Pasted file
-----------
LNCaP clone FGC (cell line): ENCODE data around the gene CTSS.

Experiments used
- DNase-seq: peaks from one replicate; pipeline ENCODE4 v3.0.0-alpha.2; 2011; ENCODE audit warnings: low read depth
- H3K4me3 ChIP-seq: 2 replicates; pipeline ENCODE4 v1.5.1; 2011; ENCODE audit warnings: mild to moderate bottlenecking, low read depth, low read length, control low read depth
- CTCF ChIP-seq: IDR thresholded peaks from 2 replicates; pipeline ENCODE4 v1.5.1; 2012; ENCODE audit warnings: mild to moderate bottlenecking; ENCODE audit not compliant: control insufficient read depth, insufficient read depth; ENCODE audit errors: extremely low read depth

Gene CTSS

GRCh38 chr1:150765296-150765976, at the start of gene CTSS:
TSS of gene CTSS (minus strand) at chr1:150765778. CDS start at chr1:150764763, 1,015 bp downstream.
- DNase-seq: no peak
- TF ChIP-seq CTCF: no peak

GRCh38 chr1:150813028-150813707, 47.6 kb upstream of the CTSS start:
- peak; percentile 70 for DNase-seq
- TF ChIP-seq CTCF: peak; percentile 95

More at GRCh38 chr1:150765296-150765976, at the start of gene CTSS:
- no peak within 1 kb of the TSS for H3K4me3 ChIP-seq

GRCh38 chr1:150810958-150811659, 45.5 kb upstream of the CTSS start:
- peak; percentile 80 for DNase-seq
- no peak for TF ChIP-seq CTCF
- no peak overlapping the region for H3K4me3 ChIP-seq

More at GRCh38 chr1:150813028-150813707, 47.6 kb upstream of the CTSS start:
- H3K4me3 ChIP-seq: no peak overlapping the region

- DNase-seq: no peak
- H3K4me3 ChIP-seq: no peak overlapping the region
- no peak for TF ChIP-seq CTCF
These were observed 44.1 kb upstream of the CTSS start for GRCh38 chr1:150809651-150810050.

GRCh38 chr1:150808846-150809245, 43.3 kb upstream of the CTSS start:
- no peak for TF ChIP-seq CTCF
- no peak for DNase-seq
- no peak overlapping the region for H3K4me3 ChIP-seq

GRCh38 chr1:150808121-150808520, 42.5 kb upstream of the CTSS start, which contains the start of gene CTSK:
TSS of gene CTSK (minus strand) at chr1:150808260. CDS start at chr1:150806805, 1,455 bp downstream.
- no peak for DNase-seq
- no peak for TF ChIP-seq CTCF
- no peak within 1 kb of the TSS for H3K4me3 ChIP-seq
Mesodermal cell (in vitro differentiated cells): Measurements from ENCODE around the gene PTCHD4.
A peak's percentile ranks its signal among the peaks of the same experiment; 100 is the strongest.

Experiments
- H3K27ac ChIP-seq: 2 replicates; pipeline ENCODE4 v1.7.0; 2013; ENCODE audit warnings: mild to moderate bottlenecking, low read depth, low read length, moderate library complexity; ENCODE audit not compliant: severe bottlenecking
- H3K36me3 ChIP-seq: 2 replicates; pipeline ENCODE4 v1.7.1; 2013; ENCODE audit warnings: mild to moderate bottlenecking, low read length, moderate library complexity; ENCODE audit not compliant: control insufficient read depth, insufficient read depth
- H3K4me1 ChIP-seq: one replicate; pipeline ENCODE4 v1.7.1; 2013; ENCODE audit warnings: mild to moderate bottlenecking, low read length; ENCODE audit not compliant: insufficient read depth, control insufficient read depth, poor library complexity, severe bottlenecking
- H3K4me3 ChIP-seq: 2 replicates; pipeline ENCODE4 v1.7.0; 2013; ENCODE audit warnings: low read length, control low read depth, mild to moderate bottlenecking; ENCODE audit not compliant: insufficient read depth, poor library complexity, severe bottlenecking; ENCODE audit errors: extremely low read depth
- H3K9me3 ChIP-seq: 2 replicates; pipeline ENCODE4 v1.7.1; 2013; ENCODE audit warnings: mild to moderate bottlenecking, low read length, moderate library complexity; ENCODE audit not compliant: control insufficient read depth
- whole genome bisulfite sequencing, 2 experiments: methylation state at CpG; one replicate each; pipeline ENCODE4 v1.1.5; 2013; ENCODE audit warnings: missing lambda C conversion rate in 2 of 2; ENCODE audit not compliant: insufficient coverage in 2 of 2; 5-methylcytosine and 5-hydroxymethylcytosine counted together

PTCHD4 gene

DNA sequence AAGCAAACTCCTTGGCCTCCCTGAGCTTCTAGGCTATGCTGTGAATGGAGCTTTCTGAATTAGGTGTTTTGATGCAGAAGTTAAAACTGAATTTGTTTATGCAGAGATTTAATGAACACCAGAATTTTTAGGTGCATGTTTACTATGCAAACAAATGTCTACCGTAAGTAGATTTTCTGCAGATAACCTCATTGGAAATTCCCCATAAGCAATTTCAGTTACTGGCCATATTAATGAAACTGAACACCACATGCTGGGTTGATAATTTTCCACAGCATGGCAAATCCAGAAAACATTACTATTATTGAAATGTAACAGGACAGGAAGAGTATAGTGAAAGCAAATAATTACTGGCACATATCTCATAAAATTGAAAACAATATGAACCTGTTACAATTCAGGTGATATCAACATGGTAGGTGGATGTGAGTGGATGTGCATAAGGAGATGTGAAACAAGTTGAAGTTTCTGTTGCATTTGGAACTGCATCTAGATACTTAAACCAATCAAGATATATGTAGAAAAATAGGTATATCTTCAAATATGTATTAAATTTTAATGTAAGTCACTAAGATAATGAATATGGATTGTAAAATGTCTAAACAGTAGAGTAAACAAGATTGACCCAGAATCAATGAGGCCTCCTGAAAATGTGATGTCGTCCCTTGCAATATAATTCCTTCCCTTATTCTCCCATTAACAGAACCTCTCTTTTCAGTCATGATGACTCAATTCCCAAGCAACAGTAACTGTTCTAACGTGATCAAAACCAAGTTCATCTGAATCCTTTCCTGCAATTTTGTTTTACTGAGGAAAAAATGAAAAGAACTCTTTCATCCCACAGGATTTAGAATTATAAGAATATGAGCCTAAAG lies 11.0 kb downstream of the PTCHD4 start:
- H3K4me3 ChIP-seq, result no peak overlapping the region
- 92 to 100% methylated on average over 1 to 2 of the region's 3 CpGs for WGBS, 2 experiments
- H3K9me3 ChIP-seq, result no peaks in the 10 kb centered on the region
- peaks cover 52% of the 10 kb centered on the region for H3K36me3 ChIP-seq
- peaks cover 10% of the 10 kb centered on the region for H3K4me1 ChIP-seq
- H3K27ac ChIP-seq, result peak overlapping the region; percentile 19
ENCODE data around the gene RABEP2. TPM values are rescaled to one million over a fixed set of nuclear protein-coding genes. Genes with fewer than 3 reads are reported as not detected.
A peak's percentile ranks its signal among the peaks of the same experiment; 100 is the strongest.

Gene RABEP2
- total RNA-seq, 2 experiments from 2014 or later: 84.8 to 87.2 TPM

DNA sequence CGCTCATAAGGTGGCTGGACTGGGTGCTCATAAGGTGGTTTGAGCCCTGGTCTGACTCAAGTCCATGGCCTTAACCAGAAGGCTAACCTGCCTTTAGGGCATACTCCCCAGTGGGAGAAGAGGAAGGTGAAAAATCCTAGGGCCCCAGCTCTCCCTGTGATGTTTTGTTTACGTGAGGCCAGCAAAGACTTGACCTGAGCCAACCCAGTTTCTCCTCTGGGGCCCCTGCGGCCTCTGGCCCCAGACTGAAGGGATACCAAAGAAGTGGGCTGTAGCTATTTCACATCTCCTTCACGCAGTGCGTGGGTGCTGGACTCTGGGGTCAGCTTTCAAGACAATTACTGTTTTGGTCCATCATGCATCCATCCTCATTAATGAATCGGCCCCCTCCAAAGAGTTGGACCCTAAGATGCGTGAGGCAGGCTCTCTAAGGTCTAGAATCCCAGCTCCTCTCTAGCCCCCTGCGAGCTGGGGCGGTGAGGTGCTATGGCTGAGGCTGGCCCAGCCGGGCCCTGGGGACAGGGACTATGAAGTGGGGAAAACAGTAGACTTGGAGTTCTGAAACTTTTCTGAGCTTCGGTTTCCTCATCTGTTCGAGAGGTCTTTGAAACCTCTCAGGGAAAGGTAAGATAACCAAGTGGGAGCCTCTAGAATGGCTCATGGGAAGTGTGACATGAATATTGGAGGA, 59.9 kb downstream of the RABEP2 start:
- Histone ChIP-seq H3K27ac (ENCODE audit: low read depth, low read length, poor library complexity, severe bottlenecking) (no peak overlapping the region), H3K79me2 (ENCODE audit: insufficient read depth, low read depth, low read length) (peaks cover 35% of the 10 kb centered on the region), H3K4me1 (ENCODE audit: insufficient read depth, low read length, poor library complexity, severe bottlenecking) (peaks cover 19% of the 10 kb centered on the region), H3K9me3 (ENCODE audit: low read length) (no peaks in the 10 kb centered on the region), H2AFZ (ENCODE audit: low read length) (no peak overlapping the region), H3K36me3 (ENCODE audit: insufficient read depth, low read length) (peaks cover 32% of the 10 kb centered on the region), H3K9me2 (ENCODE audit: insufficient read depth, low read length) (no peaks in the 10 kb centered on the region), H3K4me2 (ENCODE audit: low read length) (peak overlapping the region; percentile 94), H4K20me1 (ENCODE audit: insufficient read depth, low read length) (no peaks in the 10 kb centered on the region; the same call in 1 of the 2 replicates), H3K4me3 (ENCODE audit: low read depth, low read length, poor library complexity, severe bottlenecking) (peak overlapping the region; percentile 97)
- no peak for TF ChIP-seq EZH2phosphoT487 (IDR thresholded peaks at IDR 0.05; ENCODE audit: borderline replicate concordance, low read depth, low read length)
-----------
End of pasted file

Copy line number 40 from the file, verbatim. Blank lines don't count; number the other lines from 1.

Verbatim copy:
- H3K4me1 ChIP-seq: one replicate; pipeline ENCODE4 v1.7.1; 2013; ENCODE audit warnings: mild to moderate bottlenecking, low read length; ENCODE audit not compliant: insufficient read depth, control insufficient read depth, poor library complexity, severe bottlenecking